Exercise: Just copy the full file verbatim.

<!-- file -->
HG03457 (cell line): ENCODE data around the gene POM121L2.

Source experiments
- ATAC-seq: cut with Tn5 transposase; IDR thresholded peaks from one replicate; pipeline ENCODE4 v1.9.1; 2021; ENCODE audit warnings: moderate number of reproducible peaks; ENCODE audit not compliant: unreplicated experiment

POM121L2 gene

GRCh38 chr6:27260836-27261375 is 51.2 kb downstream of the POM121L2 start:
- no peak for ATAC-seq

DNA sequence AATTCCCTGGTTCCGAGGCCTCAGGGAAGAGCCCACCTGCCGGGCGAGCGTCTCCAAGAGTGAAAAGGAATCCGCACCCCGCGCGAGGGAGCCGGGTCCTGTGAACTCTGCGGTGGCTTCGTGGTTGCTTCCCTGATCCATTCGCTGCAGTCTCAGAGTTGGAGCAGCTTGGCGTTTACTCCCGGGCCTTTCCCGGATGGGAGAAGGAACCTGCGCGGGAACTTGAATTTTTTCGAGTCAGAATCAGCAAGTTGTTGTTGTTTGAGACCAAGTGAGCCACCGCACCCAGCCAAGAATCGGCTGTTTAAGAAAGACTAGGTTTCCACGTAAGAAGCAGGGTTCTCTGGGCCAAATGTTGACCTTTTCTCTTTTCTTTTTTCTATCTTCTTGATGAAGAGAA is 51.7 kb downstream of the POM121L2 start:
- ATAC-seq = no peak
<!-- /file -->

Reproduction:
HG03457 (cell line): ENCODE data around the gene POM121L2.

Source experiments
- ATAC-seq: cut with Tn5 transposase; IDR thresholded peaks from one replicate; pipeline ENCODE4 v1.9.1; 2021; ENCODE audit warnings: moderate number of reproducible peaks; ENCODE audit not compliant: unreplicated experiment

POM121L2 gene

GRCh38 chr6:27260836-27261375 is 51.2 kb downstream of the POM121L2 start:
- no peak for ATAC-seq

DNA sequence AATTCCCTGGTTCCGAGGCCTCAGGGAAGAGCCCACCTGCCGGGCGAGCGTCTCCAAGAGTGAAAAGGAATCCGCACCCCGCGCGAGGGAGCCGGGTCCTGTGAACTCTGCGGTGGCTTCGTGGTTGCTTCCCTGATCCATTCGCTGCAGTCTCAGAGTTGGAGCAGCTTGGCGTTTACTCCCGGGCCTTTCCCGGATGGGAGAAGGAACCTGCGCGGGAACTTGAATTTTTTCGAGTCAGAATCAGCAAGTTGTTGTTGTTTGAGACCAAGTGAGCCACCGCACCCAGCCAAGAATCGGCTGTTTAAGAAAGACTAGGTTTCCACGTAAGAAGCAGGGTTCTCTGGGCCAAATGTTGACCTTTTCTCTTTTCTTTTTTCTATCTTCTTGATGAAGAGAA is 51.7 kb downstream of the POM121L2 start:
- ATAC-seq = no peak